When rumors were making the rounds that India’s Central Board of Film Certification issued a non-permit for the release of Udta Punjab, citing “excessive swearing, abusive language and drug consumption” as the reason, many Indians on the Twittersphere went berserk.
But they shouldn’t have.
The CBFC has always maintained a fickle relationship with Bollywood filmmakers who attempt to push a certain, more liberal agenda than the conservative board can handle. Classics such as Bandit Queen, Water and Amu, which boldly reminded us of the 1984 Sikh massacre, have all been denied at some point a rating by the CBFC and were as a result, banned for a while.
And although India might be making great strides in progressive legislation and commercial cinema is following suit in that regard, the country justifiably remains a deeply conservative, deeply sansakari developing nation.
But America, an often thought of bastion of liberalism, has arguably a more regressive film ratings board than India.
The landmark expose documentary, This Film Is Not Yet Rated, unearthed this story, that for the past forty years, The Motion Picture Association of America (MPAA), has stifled the creativity of great filmmakers such as John Waters (Hairspray), Atom Egoyan (Ararat) and Kimberly Pierce (Boys Don’t Cry) by ordering them to cut out scenes and shots they deemed provocative or else their films will receive an NC-17 rating.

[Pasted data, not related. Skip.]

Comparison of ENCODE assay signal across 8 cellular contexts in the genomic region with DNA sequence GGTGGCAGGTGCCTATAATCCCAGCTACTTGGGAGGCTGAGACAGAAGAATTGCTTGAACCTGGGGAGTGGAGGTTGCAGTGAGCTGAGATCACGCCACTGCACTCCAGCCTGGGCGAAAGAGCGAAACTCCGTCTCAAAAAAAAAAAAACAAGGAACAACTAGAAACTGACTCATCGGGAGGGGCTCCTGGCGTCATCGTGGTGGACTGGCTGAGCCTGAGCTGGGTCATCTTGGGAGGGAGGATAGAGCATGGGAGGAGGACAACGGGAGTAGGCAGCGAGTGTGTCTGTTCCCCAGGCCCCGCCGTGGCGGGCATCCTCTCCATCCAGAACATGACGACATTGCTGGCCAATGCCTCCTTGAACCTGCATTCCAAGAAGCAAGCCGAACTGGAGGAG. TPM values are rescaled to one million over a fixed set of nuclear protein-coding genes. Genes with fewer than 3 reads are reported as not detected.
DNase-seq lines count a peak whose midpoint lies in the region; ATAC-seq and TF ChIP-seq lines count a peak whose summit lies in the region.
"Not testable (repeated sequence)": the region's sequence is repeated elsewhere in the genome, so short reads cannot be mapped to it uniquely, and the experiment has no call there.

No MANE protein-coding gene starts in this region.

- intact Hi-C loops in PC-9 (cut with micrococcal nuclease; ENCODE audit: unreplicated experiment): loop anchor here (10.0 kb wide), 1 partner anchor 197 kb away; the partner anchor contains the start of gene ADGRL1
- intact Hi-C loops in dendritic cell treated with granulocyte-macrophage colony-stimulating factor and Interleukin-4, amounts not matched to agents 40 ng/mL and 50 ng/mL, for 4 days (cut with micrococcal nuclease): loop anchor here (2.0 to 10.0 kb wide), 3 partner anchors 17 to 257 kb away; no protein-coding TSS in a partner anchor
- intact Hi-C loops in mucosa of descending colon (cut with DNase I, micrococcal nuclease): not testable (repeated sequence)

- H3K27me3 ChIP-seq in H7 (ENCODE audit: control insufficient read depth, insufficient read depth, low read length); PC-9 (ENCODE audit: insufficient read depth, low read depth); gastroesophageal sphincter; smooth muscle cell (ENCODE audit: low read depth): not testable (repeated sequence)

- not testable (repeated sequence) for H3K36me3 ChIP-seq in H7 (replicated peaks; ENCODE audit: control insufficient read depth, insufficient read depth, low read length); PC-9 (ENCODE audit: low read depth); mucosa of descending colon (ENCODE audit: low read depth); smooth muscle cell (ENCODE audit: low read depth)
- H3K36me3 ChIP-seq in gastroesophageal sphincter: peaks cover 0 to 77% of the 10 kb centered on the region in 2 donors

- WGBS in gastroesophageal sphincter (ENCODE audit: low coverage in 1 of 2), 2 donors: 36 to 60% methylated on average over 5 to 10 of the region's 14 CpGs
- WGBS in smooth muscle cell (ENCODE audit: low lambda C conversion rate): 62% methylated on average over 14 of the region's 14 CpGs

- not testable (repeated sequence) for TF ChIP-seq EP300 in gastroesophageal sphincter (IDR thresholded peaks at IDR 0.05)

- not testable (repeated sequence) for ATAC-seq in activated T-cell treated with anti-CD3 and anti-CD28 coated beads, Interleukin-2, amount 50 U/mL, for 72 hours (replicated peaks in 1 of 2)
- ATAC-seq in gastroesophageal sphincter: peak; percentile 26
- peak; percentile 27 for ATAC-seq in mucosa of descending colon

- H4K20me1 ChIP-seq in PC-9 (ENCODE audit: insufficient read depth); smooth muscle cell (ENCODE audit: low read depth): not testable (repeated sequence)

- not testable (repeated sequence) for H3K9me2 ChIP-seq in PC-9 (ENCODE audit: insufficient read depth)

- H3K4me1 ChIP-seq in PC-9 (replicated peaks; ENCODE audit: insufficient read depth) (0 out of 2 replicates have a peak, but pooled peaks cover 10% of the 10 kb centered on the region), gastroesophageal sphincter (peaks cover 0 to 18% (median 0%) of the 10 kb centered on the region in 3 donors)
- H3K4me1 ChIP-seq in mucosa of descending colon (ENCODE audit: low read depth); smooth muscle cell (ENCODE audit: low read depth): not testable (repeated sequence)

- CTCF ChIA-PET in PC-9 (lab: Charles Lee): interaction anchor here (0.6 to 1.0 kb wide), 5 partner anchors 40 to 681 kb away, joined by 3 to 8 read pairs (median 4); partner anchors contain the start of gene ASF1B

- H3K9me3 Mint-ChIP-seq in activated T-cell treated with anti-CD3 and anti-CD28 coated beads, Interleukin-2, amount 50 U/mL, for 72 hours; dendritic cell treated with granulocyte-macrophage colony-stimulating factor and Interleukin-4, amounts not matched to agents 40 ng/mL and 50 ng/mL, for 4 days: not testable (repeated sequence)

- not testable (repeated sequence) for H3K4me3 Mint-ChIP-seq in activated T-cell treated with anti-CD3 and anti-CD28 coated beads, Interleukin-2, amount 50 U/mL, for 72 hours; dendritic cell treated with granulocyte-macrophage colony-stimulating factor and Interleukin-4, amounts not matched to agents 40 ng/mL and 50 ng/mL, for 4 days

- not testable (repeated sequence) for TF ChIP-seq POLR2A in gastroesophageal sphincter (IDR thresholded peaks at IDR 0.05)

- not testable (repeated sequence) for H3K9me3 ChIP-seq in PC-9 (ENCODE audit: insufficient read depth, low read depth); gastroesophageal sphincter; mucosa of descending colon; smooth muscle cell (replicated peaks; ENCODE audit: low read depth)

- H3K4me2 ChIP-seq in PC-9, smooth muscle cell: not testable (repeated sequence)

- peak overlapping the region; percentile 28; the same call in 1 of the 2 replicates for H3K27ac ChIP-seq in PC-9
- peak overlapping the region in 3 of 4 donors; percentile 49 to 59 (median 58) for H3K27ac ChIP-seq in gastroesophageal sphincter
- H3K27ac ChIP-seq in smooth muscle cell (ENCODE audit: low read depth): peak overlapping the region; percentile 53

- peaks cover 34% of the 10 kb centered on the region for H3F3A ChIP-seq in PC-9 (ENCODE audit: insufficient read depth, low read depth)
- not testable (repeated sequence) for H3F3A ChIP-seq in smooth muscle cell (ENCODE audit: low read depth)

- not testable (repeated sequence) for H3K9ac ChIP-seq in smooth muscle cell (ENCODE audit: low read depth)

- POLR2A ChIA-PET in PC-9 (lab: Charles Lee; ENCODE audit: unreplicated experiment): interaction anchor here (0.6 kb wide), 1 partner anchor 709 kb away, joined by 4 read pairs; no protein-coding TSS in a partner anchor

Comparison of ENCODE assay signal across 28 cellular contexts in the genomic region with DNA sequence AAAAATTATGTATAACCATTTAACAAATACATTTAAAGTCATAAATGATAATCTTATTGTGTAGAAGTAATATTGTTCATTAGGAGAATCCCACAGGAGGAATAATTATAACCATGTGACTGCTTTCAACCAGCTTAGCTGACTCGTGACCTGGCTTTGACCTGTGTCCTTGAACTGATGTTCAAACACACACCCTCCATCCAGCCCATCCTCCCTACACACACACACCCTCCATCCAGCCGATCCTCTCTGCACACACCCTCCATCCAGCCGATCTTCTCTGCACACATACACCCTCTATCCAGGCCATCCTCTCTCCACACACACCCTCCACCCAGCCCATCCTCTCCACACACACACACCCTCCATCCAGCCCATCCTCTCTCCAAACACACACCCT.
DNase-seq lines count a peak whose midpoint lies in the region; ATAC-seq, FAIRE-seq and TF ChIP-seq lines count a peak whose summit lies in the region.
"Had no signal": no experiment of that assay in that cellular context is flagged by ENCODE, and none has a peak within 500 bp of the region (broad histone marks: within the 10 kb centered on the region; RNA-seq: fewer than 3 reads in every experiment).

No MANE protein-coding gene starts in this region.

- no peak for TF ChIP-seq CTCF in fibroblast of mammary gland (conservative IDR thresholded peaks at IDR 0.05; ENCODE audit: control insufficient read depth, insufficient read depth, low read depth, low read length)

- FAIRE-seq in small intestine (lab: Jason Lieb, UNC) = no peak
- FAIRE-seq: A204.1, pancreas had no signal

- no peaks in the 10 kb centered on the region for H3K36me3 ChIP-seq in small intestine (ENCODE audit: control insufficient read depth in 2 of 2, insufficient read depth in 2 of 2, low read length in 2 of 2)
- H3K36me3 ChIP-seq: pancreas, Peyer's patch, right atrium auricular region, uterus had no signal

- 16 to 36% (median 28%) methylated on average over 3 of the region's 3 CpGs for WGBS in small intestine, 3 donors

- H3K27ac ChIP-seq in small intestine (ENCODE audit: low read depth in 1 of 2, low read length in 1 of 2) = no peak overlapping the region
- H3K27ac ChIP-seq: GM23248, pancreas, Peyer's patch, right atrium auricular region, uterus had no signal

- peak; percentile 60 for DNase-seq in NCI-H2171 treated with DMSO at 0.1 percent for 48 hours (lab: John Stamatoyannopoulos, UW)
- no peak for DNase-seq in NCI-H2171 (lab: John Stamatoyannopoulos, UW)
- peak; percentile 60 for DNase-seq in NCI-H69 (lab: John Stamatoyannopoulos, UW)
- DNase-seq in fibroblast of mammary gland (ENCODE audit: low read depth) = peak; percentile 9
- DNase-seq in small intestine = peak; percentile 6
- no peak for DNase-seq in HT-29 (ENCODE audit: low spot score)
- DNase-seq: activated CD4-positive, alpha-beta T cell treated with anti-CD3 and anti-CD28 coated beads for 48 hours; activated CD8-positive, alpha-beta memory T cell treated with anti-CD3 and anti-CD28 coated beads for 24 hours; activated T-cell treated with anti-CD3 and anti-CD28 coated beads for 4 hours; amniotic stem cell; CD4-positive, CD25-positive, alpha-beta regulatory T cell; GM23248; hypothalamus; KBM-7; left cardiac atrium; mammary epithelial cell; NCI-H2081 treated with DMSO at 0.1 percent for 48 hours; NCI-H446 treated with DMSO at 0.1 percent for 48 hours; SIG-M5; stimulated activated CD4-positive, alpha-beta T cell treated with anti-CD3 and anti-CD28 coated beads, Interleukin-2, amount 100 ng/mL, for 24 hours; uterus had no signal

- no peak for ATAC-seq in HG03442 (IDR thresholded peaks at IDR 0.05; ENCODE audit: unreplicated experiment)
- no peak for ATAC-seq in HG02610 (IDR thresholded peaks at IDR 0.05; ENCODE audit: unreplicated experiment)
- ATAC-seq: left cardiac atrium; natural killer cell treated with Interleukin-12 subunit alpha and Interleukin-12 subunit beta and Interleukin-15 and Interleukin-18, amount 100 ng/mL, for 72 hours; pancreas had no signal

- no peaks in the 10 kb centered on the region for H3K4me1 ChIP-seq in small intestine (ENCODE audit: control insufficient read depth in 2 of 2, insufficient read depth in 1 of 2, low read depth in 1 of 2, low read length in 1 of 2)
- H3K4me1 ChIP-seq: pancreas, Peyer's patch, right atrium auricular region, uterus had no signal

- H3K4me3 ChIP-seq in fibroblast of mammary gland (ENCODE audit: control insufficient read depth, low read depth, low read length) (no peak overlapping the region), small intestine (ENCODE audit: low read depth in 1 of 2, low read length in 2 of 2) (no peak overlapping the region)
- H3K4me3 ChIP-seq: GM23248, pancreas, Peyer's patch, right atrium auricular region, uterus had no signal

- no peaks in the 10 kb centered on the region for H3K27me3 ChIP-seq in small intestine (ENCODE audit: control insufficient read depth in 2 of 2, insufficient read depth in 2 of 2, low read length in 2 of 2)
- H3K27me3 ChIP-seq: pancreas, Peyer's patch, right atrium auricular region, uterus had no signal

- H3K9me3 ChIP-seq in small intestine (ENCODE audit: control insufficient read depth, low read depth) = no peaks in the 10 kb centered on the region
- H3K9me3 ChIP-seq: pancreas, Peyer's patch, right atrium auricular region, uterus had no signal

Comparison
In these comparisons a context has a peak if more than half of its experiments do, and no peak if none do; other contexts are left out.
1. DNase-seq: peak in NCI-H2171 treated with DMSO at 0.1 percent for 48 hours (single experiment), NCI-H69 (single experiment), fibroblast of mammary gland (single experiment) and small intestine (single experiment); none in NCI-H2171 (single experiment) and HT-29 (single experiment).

Receiving an NC-17 rating for your film is a death knell, that rating means that the studio will not release the film because theaters across America and the world will not play films with that rating.
The American MPAA’s ratings system bears a conservative ideological slant with board members – two of whom, it must be said, are clergy members (so much for the separation of church and state) allowing scenes of gratuitous violence to bypass their NC-17 rating while scenes depicting sexuality of any kind are typically faced with much scrutiny.
This is why torture porn flicks such as SAW and Grinderhouse, where we graphically see dozens of people’s heads blown off and genitals being severed, receive an acceptable “R” rating but a scene in Boys Don’t Cry where we see a female character experiencing a ten second orgasm was ordered to be cut to receive an “R” rating.
Because India is a country still in its infancy, a country still trying to temper its many social, religious and political pluralities, it’s easier to understand its desire to constrain artistic freedoms than say a much older, much more developed country such as America that still cringes at the thought of a woman experiencing sexual pleasure.